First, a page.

I can't decide what to make for supper! Do I go with a lentil & rice dish and some sort of pan-fried chicken breast? Or do I venture out of familiar territory with a green bean and chicken thigh kokkinisto, à la Maria?
I've also got to get off my ass and clean out my fridge and take stock of my pantry. I suppose that starts with washing the mason jars...sigh.
In other news, we got a huge shipment of treats from my aunt Renna in Chania last week, so now I have Greek honey, Greek oregano, paximadia from the village bakery, delicious dried figs...awesome! I had to laught though, there was a bag of loukoumia in there, which expired at the end of June (it took this package three months to get here, for ridiculous reasons I won't get into) but I've been eating anyway. Obviously food colouring in Greece does not represent the same flavours as it does in North America: sure, the yellow was a citrus flavour, but the pink? It took me a moment to decide why my mouth tasted like soap, until I realized that the flavour was "rose". Having had roses in edible form for the first time when I was in university (a coworker once made candied rose petals at the historical village where I worked), I'm still not really used to the idea of something that tastes like perfume in my food. I've had rose loukoumi before (a chocolate-covered Turkish brand), but it's not at the top of my list. The green was even more of a surprise for me - one would think...lime? Sour apple? Mint? Even perhaps pistaccio? But nooooo, it was mastiha (gum mastic), which is another strange, herbal flavour that I didn't really experience until I was well into my twenties.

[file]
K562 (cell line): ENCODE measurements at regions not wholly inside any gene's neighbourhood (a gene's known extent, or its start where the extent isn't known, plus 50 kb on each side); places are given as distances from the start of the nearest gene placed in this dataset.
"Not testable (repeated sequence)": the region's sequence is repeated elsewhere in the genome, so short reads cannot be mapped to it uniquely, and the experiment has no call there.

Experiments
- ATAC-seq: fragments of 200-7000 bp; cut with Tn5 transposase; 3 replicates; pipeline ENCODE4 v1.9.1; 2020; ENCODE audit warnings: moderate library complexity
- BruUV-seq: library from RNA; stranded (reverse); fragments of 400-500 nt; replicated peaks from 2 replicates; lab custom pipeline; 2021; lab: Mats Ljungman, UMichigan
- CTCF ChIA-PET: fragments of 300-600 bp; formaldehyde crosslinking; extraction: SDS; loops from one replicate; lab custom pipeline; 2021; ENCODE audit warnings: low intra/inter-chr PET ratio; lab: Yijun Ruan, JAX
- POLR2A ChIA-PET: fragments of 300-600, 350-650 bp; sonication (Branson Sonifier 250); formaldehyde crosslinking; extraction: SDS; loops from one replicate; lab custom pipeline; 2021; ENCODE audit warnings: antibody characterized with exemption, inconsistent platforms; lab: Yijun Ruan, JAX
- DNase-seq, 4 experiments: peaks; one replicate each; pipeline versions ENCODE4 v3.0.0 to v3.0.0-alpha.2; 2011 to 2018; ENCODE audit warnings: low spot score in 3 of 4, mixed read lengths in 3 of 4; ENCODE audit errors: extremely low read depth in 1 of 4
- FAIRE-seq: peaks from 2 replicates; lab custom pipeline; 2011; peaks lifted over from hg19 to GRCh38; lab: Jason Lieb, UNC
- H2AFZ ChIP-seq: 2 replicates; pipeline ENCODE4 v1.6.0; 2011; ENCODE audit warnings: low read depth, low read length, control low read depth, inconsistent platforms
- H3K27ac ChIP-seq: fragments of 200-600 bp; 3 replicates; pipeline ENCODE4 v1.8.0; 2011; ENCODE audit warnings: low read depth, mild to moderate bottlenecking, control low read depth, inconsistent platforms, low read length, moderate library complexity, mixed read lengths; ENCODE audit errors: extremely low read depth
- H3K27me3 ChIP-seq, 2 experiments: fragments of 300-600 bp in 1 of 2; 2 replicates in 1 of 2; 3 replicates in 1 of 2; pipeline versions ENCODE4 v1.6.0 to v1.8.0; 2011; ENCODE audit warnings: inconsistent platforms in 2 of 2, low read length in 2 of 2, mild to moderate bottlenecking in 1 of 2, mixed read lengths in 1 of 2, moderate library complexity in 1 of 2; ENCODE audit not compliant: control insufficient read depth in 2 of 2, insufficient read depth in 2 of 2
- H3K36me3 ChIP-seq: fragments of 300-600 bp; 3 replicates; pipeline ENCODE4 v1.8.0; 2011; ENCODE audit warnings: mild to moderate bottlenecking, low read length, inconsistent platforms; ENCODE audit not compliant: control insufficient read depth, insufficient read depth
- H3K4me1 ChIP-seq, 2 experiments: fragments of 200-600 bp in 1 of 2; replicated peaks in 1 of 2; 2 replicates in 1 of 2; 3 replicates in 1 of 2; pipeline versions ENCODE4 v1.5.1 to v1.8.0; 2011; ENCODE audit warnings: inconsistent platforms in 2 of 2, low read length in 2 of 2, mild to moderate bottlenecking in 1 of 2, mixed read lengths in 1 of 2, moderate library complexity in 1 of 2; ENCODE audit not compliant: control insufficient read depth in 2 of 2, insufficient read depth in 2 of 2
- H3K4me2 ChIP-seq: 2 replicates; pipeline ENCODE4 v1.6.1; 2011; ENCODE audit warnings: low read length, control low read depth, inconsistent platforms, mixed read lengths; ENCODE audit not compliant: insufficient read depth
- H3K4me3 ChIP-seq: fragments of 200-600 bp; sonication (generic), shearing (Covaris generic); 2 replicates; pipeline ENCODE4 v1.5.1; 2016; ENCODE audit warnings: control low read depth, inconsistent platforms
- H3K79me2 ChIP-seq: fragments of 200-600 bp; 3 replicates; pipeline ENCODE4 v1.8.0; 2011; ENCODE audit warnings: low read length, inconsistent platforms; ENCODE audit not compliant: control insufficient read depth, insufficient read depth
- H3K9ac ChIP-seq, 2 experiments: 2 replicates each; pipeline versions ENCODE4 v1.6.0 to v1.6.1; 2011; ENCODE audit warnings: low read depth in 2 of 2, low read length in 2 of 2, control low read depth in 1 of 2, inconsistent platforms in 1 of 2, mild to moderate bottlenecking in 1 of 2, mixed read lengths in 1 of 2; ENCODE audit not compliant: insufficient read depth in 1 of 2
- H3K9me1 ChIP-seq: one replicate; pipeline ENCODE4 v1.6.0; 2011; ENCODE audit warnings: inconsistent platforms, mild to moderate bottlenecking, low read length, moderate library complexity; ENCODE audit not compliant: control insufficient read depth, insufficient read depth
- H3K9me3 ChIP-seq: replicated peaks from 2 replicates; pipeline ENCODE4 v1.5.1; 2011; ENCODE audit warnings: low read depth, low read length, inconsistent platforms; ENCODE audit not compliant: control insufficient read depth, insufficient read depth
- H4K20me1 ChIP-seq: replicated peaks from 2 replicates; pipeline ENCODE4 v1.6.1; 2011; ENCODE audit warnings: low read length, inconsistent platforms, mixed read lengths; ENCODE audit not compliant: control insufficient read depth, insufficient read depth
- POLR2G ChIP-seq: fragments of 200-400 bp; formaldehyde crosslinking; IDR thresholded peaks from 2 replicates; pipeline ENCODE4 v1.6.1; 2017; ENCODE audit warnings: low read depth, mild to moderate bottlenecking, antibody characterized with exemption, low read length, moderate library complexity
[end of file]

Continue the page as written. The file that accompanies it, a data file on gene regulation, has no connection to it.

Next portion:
So I have a bag of mediocre quality bulk-section-at-the-grocery-store loukoumi (Turikish delight) in rose, mastic, and...other mystery flavours. Which I probably shouldn't even eat because they're like three weeks past their expiry date. So why am I craving them right now? Hmmm...
Greece should call Turkey’s bluff
2 hours ago